To ensure you get the best out of your employees, you have to incorporate and imbibe those values within your organizational culture. Declining your employees the flexibility of time and space will not ensure 100% productivity, neither is it a guarantee that their mind is at the same place where their body is! It takes a sense of discipline and whole-hearted commitment to deliver to the best of one's capability...to be mindful of the company's goals and objectives..to stay as dedicated to your working hours at home as you might be within the office (under your boss' nose). 

    Today, technology has rendered geography meaningless--at least when it comes to work that can be done virtually. Our blog on a Virtual Workforce in new Geographies < http://www.minacsblogs.com/Cus... > talks about how a virtual workforce is slowly gaining momentum overseas as businesses compete for talent across the globe. 

    In today's  hyperconnected world, Mayer's decision comes as a shock. Micro-managing every employee is impractical and keeping a tab on every minute during the working hours is impossible. The first step then should be to pick the right people, and then offer the right culture and environment where the "workspace" doesn't matter..what matters is the work itself. 

  • James Walsh

    Got to say for me your points are all very one sided, so allow me to balance it out.

    A. my kids are both at school when I work from home and even when they're at home they are disciplined on out to know I am working.
    B. I am very structured and disciplined when working at home and often have to be told its way past 6 by my wife.
    C. As a manager I "trust" my people when they work at home
    D. You assume that "working from home" is reserved for the rmployed when actually it can hold a key solution for the long term unemployed too, and before everyone slams that comment thinks about this...unemployed people use eBay too ! That takes skill and for me fits the new definition of "working at home"

    Hope that gives some balance to what felt like a one sided "old school view" of working at home.

  • susan

    I've worked exclusively from home for 3 years, I'm self-employed. I find I need to set boundaries, I'm at work at 9, leave at 5, take an hour lunch. Tracking my time hour by hour helped me focus at first. I find I have to make a conscious effort to schedule face time with clients, lunches with colleagues and the occasional work-from-the-library days. There's a great group of colleagues on Twitter that I converse with almost every day.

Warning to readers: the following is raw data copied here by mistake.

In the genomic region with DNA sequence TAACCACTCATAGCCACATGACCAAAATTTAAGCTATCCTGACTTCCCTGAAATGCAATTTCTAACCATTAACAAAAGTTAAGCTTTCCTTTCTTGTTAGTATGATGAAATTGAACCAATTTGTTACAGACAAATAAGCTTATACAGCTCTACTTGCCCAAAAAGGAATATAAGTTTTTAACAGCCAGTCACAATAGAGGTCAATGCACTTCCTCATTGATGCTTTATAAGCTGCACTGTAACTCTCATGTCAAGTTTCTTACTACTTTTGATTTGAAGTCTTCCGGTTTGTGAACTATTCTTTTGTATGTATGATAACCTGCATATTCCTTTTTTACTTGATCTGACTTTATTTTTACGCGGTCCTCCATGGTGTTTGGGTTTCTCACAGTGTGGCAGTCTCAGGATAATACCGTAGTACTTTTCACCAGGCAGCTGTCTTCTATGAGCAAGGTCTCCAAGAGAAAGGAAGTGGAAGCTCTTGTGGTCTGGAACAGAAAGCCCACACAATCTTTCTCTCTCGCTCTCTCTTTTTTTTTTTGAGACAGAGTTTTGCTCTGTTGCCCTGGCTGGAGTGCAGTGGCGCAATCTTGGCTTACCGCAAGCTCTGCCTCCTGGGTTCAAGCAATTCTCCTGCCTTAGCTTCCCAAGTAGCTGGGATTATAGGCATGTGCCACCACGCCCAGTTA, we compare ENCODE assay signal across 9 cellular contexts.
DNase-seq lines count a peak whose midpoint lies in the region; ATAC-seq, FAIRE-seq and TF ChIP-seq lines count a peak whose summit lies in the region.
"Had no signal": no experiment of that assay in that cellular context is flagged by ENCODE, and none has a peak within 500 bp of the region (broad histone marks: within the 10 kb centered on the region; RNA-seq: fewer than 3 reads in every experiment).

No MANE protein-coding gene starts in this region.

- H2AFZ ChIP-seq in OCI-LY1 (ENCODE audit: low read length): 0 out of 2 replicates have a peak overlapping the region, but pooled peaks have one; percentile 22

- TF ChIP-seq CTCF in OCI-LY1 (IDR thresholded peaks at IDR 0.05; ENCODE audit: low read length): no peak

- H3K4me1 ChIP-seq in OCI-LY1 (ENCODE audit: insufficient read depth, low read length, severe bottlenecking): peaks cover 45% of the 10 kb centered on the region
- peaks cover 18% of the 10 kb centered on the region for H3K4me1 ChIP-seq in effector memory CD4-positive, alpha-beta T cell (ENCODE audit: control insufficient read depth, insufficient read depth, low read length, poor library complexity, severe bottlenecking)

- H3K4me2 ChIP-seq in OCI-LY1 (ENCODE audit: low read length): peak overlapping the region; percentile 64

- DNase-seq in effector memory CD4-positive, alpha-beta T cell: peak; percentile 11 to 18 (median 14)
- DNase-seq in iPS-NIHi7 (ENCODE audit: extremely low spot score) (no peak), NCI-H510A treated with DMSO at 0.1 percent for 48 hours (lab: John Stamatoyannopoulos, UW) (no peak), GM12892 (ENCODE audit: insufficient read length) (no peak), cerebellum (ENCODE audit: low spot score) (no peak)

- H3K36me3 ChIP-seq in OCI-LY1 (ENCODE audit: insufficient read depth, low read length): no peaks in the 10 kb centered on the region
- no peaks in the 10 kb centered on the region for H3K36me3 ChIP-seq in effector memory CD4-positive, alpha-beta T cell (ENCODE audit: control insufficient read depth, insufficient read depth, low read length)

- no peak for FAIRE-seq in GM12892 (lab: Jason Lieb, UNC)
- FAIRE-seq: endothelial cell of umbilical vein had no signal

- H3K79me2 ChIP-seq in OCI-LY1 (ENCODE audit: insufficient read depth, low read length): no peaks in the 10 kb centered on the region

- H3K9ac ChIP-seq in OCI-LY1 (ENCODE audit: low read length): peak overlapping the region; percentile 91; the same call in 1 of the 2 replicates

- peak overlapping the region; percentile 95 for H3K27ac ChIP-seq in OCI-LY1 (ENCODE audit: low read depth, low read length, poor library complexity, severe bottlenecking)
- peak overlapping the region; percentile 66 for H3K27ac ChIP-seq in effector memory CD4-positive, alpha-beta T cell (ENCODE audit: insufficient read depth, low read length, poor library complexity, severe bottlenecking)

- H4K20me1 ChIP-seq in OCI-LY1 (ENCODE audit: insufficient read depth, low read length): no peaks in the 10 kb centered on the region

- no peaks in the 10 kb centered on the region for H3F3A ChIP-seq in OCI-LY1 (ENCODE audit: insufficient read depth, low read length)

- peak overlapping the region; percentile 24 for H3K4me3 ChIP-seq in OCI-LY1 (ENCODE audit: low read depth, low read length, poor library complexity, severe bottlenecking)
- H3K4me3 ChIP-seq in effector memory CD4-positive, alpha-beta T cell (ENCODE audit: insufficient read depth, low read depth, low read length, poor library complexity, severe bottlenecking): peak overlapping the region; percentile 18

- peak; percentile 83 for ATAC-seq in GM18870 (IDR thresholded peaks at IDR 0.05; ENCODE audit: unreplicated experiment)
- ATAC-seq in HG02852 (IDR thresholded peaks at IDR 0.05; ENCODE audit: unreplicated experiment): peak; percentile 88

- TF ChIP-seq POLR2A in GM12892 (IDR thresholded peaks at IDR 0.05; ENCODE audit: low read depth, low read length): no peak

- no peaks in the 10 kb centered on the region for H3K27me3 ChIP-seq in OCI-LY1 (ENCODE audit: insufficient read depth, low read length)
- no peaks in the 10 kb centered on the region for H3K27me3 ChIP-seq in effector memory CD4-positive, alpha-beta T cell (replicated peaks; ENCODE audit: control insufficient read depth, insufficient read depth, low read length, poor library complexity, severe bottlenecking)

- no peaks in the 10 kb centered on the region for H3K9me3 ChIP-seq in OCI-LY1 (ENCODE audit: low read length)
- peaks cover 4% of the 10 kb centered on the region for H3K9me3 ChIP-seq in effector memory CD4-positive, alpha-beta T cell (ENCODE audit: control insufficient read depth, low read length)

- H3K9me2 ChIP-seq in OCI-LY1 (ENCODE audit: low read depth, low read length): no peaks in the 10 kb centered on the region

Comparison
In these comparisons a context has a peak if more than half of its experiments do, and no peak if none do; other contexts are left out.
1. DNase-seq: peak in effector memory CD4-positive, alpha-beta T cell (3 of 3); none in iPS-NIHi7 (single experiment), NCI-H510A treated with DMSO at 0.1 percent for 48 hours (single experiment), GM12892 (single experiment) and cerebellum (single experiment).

I'd love to find a group to meet up with and work together at a coffee shop for the intellectual exchange and human company. Has anyone successfully created a group like this?

  • Michaelm

     Susan, that sounds like a great idea - we are an architecture / interior design firm and have space available for "visitors" - a few empty work stations - your question sparked the idea that we can have creative folks join us every now and then -

  • Amber King

    There are pros and cons with telecommuting. I guess this depends on the person and the company. There are those who are more productive at home and those in the office.

  • Joy Dinampo

    I agree. It takes so much discipline, proper time management and sometimes the right tools to be able to work effectively at home.
    Managers need not gather everyone in the office just for them to see what everyone is doing, it's now possible through tracking tools like that of Time Doctor. An employee should have access to any data that is monitored otherwise, this already unethical; an invasion of privacy.  There are collaboration and communication tools as well, which is suited for teams whenever important matters are to be discussed.
    Really, everything boils down to proper time management (for a work at home employee) and something you called "Trust".